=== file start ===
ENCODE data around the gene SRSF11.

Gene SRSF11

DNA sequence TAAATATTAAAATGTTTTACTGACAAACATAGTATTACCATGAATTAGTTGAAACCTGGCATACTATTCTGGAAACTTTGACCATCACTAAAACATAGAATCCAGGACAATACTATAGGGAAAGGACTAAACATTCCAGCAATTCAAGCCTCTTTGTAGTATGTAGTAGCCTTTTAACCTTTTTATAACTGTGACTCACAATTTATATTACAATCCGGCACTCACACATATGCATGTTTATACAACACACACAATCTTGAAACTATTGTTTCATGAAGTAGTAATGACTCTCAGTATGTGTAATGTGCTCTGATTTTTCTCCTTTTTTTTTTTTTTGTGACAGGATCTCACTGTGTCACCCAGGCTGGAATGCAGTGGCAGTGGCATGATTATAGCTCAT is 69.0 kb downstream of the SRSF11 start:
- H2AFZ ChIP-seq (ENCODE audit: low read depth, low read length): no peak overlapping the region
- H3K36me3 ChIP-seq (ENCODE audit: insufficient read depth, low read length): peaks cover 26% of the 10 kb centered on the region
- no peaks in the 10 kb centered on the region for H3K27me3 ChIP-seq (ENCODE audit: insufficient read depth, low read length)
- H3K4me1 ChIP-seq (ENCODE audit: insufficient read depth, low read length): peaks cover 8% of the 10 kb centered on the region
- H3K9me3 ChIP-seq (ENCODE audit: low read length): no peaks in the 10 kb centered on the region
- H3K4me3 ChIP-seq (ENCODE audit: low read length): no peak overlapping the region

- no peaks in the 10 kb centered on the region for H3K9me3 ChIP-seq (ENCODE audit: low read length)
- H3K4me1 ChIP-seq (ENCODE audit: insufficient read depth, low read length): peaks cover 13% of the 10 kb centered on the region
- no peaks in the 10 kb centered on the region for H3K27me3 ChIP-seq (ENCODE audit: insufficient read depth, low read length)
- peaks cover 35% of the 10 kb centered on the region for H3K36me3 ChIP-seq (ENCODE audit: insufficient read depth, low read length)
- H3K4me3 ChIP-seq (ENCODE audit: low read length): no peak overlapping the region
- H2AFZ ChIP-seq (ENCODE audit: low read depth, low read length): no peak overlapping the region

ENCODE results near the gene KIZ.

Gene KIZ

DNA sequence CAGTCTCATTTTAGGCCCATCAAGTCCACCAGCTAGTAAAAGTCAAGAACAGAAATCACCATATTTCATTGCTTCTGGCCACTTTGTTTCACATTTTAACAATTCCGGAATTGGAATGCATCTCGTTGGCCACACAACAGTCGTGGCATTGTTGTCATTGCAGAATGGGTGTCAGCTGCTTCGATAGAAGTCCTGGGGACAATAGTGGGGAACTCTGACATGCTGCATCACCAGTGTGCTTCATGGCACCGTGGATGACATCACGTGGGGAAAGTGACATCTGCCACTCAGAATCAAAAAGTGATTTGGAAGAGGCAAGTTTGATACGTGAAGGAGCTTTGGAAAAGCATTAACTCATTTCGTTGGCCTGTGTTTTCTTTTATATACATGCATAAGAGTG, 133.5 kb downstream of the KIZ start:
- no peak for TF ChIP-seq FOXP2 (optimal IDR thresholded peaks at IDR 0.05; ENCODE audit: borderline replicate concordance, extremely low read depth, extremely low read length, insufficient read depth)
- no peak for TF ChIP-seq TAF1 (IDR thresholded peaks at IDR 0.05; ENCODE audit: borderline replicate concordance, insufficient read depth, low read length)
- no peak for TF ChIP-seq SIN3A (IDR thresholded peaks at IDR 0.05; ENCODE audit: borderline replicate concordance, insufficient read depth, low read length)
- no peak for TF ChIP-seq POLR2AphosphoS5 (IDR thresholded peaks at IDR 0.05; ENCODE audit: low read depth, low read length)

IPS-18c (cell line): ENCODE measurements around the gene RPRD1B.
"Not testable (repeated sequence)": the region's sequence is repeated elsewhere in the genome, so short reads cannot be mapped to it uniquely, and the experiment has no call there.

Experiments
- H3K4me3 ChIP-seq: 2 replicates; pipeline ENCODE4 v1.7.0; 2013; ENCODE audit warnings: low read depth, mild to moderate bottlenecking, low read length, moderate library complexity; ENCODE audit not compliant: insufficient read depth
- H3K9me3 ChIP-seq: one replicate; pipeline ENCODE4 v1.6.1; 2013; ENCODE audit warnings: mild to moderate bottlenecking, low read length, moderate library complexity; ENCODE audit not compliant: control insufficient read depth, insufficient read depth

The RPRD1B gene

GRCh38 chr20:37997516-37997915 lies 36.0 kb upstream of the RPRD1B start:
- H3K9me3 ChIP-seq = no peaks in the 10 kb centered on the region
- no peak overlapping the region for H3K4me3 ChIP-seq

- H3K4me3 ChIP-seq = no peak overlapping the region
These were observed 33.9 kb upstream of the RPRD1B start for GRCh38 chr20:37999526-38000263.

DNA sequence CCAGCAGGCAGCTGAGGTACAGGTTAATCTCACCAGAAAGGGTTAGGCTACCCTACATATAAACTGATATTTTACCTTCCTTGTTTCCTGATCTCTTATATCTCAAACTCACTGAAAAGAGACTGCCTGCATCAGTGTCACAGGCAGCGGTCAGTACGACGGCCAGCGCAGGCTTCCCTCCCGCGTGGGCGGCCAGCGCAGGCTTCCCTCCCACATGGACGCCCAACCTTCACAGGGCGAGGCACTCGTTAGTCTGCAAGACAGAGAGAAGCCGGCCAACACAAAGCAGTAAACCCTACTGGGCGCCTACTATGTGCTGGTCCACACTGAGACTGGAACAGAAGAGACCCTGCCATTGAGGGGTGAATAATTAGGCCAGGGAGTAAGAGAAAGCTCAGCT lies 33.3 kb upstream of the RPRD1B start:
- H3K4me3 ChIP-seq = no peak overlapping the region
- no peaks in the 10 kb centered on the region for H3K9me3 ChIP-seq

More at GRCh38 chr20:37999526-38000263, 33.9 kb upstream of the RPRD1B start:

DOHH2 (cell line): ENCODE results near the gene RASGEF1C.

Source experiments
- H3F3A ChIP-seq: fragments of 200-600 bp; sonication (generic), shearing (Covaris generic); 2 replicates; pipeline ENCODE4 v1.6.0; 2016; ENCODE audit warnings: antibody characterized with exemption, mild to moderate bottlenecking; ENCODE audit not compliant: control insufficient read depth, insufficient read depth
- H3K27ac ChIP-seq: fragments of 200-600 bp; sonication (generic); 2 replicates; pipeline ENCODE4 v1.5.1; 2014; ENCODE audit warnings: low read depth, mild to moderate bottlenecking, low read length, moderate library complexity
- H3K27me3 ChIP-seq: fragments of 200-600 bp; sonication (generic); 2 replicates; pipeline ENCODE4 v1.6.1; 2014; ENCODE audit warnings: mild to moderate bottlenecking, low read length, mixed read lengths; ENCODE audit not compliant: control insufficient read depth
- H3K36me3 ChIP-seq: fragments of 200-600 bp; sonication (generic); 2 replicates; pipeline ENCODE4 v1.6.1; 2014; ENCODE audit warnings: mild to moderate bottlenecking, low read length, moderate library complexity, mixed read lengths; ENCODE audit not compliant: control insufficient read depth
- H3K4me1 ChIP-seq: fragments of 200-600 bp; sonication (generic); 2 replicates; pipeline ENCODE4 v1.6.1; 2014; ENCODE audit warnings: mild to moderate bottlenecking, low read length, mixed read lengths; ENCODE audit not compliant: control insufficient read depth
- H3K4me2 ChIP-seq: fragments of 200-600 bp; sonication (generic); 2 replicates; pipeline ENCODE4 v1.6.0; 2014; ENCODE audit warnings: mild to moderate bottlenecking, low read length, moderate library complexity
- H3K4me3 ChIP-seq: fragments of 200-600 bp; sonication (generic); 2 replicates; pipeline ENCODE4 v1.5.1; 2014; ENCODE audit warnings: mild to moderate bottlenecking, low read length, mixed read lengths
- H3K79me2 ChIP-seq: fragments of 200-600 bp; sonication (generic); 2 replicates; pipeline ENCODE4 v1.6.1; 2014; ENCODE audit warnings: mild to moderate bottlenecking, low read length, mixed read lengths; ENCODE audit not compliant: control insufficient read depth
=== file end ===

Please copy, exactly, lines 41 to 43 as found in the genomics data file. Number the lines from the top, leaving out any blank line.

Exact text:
- H3K27ac ChIP-seq: fragments of 200-600 bp; sonication (generic); 2 replicates; pipeline ENCODE4 v1.5.1; 2014; ENCODE audit warnings: low read depth, mild to moderate bottlenecking, low read length, moderate library complexity
- H3K27me3 ChIP-seq: fragments of 200-600 bp; sonication (generic); 2 replicates; pipeline ENCODE4 v1.6.1; 2014; ENCODE audit warnings: mild to moderate bottlenecking, low read length, mixed read lengths; ENCODE audit not compliant: control insufficient read depth
- H3K36me3 ChIP-seq: fragments of 200-600 bp; sonication (generic); 2 replicates; pipeline ENCODE4 v1.6.1; 2014; ENCODE audit warnings: mild to moderate bottlenecking, low read length, moderate library complexity, mixed read lengths; ENCODE audit not compliant: control insufficient read depth